Pilialoha Christiansen was born and raised in Hilo, Hawaii. One of six children, Christiansen had to rise at 4:00am to help her parents prepare meals for the family. Christiansen had a difficult life and says that the one bright light that has sustained her and given her hope through all her years is her training in Kumu Hula.
Christiansen left Hawaii in 1988 to seek out work and a new life in California. The one thing she did not leave behind is her cultural heritage. Within a year of moving to California, she began teaching Kumu Hula. She’s been teaching the dance ever since.
Christiansen teaches with boundless energy. Not only does she hold down a full-time job on the military base in Port Hueneme, but she also teaches Kumu Hula at her Halau in Oxnard, California, three nights a week. One weekend a month, Christiansen flies to Grass Valley in Northern, California to teach there as well.
Christiansen is deeply loved and revered in her community for her instructing as well as her dance skills. With tears in her eyes, Christiansen’s student, Anita Coly says that Christiansen is a wise goddess who brought her the family and sisterhood that she never had. Coly started classes with Christiansen after seeing her perform five years ago. She said that she and her husband were both moved to tears by the performance. She also regrets that she didn’t meet Christiansen thirty years earlier, because she has made such a profound, positive impact on her life.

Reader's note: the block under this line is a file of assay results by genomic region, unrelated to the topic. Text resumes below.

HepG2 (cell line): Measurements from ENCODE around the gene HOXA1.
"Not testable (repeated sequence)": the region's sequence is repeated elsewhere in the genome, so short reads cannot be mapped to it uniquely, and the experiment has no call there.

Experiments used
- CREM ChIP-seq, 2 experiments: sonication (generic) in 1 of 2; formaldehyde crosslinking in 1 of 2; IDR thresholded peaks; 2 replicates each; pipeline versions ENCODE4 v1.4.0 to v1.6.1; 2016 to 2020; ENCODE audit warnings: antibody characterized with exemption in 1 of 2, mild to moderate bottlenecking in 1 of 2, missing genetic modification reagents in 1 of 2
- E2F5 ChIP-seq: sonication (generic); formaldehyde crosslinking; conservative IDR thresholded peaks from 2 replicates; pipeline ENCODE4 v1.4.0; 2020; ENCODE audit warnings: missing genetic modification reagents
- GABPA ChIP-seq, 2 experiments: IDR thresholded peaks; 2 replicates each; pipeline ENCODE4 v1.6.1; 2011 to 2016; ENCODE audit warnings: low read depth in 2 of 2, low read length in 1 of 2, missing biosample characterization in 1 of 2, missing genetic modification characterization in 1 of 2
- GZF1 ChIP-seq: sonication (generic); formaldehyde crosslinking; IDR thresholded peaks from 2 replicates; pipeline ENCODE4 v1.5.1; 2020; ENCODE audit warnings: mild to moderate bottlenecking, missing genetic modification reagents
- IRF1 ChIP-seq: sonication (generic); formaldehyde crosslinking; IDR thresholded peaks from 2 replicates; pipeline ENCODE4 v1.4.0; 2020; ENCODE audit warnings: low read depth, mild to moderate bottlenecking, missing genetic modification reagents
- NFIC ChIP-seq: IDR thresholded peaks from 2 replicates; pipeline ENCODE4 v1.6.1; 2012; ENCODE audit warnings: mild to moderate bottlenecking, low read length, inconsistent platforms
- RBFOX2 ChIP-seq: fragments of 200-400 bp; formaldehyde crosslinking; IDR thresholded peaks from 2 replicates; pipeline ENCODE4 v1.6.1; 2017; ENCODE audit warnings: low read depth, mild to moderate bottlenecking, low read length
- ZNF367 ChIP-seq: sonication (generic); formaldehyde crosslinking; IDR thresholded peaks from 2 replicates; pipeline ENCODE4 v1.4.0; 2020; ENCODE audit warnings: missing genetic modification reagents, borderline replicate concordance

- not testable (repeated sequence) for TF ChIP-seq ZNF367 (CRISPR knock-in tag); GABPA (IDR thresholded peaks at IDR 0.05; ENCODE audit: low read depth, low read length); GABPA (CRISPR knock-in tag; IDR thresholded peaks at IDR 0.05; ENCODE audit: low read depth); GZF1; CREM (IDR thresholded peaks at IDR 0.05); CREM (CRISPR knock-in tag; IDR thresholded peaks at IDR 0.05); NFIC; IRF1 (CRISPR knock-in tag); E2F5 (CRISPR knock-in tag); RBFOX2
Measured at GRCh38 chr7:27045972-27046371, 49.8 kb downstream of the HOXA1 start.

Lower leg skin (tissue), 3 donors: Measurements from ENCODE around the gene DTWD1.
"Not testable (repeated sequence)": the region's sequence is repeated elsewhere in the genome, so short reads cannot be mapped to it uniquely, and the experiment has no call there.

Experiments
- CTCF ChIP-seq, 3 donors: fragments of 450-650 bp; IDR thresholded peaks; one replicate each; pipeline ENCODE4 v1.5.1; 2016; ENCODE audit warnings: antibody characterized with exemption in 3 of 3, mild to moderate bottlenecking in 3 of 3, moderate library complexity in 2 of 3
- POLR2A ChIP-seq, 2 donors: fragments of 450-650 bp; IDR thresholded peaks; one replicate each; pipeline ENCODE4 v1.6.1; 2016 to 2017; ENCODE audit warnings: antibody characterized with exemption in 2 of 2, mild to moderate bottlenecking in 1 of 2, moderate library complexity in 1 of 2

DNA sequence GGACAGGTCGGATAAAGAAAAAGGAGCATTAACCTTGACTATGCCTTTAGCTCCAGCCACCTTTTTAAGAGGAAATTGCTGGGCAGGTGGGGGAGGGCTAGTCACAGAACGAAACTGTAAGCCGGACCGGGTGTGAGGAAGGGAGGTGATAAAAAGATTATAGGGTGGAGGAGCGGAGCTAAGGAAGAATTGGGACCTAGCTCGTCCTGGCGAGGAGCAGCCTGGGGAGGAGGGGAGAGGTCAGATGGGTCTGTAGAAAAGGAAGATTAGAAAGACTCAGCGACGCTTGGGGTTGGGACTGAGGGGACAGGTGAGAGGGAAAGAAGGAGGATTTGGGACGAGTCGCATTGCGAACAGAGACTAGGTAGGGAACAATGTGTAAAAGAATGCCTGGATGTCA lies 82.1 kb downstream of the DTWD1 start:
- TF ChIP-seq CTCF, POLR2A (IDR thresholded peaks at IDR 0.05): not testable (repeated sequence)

Christiansen can seem tough when she’s teaching, but it’s only because the subject is so important to her. She says the students need to learn the discipline to dance well. She also feels that it is critical to preserve her Hawaiian heritage and cultural roots. Christiansen insists that all of her students learn not only Kumu Hula, but also the Hawaiian language and culture, including how to make their own costumes. To Christiansen, Kumu Hula isn’t just a dance, it’s a way of life.
Christiansen’s philosophy is that you don’t have to be Hawaiian to dance Kumu Hula, but you do have to have an open heart. When asked how she gets her energy to work a full-time job, teach and perform, she says simply: “I love to dance, to create motion and to be able to lift someone’s spirit. To see people bringing Kumu Hula to life is truly rewarding to me. It’s the journey, the compassion and the dance of my soul.”